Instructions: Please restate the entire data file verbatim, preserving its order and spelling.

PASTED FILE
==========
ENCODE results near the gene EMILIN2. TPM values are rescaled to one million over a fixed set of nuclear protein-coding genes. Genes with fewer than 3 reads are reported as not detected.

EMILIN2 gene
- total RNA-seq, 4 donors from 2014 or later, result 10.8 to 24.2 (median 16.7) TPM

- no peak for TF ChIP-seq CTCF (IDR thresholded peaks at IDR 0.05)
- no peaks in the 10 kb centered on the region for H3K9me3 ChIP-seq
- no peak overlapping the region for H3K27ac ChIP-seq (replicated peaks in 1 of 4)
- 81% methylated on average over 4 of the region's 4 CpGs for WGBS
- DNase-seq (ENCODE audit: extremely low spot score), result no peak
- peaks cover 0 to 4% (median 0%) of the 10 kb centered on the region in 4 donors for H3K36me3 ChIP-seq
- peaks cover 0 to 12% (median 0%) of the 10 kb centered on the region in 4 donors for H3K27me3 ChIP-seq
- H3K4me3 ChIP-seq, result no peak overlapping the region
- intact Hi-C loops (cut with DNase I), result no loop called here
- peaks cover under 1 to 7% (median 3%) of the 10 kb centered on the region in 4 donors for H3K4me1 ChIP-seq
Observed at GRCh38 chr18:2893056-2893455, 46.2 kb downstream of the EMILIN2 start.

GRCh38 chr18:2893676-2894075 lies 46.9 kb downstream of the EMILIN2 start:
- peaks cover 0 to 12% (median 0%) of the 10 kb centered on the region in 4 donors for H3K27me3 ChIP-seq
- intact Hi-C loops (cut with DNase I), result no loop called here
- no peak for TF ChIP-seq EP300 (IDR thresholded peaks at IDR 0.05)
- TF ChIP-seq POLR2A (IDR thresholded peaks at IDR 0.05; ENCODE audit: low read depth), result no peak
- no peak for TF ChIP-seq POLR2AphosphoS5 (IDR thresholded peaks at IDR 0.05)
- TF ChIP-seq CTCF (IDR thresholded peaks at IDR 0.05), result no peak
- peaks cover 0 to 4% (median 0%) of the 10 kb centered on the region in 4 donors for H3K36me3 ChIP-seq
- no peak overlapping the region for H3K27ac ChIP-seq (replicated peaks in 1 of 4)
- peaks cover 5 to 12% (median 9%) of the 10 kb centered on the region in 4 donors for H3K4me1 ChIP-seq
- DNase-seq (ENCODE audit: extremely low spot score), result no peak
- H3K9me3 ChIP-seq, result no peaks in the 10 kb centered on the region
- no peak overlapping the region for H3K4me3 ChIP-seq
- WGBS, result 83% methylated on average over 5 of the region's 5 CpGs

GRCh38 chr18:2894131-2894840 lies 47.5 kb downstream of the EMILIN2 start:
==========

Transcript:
ENCODE results near the gene EMILIN2. TPM values are rescaled to one million over a fixed set of nuclear protein-coding genes. Genes with fewer than 3 reads are reported as not detected.

EMILIN2 gene
- total RNA-seq, 4 donors from 2014 or later, result 10.8 to 24.2 (median 16.7) TPM

- no peak for TF ChIP-seq CTCF (IDR thresholded peaks at IDR 0.05)
- no peaks in the 10 kb centered on the region for H3K9me3 ChIP-seq
- no peak overlapping the region for H3K27ac ChIP-seq (replicated peaks in 1 of 4)
- 81% methylated on average over 4 of the region's 4 CpGs for WGBS
- DNase-seq (ENCODE audit: extremely low spot score), result no peak
- peaks cover 0 to 4% (median 0%) of the 10 kb centered on the region in 4 donors for H3K36me3 ChIP-seq
- peaks cover 0 to 12% (median 0%) of the 10 kb centered on the region in 4 donors for H3K27me3 ChIP-seq
- H3K4me3 ChIP-seq, result no peak overlapping the region
- intact Hi-C loops (cut with DNase I), result no loop called here
- peaks cover under 1 to 7% (median 3%) of the 10 kb centered on the region in 4 donors for H3K4me1 ChIP-seq
Observed at GRCh38 chr18:2893056-2893455, 46.2 kb downstream of the EMILIN2 start.

GRCh38 chr18:2893676-2894075 lies 46.9 kb downstream of the EMILIN2 start:
- peaks cover 0 to 12% (median 0%) of the 10 kb centered on the region in 4 donors for H3K27me3 ChIP-seq
- intact Hi-C loops (cut with DNase I), result no loop called here
- no peak for TF ChIP-seq EP300 (IDR thresholded peaks at IDR 0.05)
- TF ChIP-seq POLR2A (IDR thresholded peaks at IDR 0.05; ENCODE audit: low read depth), result no peak
- no peak for TF ChIP-seq POLR2AphosphoS5 (IDR thresholded peaks at IDR 0.05)
- TF ChIP-seq CTCF (IDR thresholded peaks at IDR 0.05), result no peak
- peaks cover 0 to 4% (median 0%) of the 10 kb centered on the region in 4 donors for H3K36me3 ChIP-seq
- no peak overlapping the region for H3K27ac ChIP-seq (replicated peaks in 1 of 4)
- peaks cover 5 to 12% (median 9%) of the 10 kb centered on the region in 4 donors for H3K4me1 ChIP-seq
- DNase-seq (ENCODE audit: extremely low spot score), result no peak
- H3K9me3 ChIP-seq, result no peaks in the 10 kb centered on the region
- no peak overlapping the region for H3K4me3 ChIP-seq
- WGBS, result 83% methylated on average over 5 of the region's 5 CpGs

GRCh38 chr18:2894131-2894840 lies 47.5 kb downstream of the EMILIN2 start: